As well as doing things in a more responsible way, I think people want realness and honesty. Now isn’t the time for big fashion campaigns and extravagant shows. It needs to be much more ‘what you see is what you get’. On 11th November, we’re launching pre-spring; this was the first collection made during lockdown and it is very much a product of these feelings. It’s called Home Is Where The Heart Is and it’s a very personal collection. All of the imagery was shot in our kitchen, which was really interesting as it was where we spent so much time doing the collection and had so many ups and downs – it’s been a real roller coaster. I really love that we are showing people our true selves.
You became Creative Director in 2009, what was the vision for the brand then, and 11 years later, has it evolved?
I never dreamt of the brand being as big as it is today. Before I went to Ganni I had been a buyer for many years, and I felt like something was missing from Copenhagen. I felt like there were two Scandianvian style routes: androgynous or boho chic, and I couldn’t recognise myself, or the girls I was inspired by, in either of them. So I wanted to create something new – a Scandi 2.0.
I love the term ‘Scandi 2.0’, can you explain it a little more?
It’s something that comes from inside. For me, fashion should be about being comfortable in your own skin and dressing in what makes you feel the best. It’s about not trying too hard and playing with contrasts; if you’re wearing a super-sexy dress, why not team it with minimal make-up and flats to make it more versatile? It has always been important to me that when a woman walks into a room, you see her, not just the clothes. So it’s about letting her express her own personality.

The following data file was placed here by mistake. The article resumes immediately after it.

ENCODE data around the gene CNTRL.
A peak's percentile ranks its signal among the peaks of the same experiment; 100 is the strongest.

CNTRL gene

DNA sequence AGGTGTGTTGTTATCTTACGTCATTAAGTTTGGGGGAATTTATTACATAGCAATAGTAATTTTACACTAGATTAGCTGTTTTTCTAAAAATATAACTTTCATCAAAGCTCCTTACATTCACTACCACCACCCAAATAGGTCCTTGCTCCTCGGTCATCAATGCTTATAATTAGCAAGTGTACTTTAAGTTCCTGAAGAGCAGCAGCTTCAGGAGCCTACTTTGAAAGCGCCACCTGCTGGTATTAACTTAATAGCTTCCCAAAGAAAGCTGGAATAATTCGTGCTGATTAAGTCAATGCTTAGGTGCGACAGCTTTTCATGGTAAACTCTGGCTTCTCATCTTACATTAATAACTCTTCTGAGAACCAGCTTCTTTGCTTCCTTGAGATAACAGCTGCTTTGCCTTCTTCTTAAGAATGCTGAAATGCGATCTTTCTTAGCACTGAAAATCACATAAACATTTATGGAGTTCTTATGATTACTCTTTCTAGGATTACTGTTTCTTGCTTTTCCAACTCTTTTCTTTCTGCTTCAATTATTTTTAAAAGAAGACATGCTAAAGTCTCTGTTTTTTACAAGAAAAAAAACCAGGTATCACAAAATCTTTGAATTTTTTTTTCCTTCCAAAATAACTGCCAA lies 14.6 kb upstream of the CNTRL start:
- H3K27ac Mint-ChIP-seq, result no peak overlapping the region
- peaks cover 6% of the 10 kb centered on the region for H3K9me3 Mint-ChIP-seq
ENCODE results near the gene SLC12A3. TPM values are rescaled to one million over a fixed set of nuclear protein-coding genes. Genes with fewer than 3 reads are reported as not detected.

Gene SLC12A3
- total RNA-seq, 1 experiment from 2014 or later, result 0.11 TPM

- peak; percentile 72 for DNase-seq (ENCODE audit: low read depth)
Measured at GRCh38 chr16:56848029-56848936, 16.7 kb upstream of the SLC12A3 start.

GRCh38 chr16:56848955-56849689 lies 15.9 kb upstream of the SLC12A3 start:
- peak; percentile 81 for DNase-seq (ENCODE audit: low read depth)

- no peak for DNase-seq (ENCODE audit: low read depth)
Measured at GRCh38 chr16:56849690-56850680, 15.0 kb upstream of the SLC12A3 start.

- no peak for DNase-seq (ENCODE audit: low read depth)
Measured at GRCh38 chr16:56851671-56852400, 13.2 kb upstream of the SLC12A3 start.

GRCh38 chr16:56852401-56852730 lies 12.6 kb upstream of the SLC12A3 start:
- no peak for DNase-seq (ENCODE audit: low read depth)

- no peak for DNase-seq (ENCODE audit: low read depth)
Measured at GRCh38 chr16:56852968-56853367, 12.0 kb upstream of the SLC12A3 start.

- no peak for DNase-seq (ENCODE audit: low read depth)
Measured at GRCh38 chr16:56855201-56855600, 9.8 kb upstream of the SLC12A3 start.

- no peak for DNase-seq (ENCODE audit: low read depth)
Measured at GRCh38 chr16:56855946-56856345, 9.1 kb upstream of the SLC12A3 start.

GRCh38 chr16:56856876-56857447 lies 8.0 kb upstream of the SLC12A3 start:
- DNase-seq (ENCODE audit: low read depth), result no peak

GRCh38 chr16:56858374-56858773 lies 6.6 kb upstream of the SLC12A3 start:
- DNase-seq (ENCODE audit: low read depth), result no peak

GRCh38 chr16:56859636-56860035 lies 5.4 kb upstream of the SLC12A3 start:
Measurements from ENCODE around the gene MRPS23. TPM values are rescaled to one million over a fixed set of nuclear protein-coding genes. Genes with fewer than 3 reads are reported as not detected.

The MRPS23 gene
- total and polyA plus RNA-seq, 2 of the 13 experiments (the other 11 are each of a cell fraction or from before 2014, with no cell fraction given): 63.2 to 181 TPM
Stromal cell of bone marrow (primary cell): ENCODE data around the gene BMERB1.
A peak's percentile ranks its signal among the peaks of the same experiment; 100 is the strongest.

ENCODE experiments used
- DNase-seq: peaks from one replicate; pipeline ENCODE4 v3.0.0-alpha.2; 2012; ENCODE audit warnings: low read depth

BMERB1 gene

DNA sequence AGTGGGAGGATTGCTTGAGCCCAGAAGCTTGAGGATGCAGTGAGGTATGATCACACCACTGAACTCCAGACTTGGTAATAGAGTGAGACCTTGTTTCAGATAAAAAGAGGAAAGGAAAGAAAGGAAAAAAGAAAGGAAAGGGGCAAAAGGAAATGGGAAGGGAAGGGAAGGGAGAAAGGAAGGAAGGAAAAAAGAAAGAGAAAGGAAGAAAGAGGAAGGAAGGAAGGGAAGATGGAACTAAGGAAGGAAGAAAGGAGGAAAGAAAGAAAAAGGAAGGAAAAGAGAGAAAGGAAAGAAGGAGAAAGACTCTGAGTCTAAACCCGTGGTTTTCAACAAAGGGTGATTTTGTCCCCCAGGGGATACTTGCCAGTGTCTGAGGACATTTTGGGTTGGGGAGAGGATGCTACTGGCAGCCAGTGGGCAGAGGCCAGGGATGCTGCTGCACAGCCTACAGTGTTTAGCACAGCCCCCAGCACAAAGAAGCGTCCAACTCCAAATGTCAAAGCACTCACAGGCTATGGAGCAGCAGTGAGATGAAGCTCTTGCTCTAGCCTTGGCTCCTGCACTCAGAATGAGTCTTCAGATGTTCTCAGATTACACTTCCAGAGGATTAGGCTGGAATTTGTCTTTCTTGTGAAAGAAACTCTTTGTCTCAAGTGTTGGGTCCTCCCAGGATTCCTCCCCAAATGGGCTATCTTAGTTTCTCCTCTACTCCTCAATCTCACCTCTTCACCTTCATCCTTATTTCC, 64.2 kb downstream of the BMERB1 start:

Ganni is often described as a ‘cult’ label, something that the #GanniGirls movement on social media has hugely contributed to. Where did this phenomenon come from? And who is the Ganni Girl?
It was actually Helena Christensen and Kate Bosworth who invented #GanniGirls. They took a photograph of themselves wearing the same Ganni coat and posted it on Instagram with the tag. So we owe them a beer! We started out at the same time as Pernille Teisbaek, Veronika Heilbrunner and Susie Bubble, who liked our collections and would post about them. It has never been forced, which is important; you can’t fool people. If an influencer is just wearing something for five minutes, it’s obvious.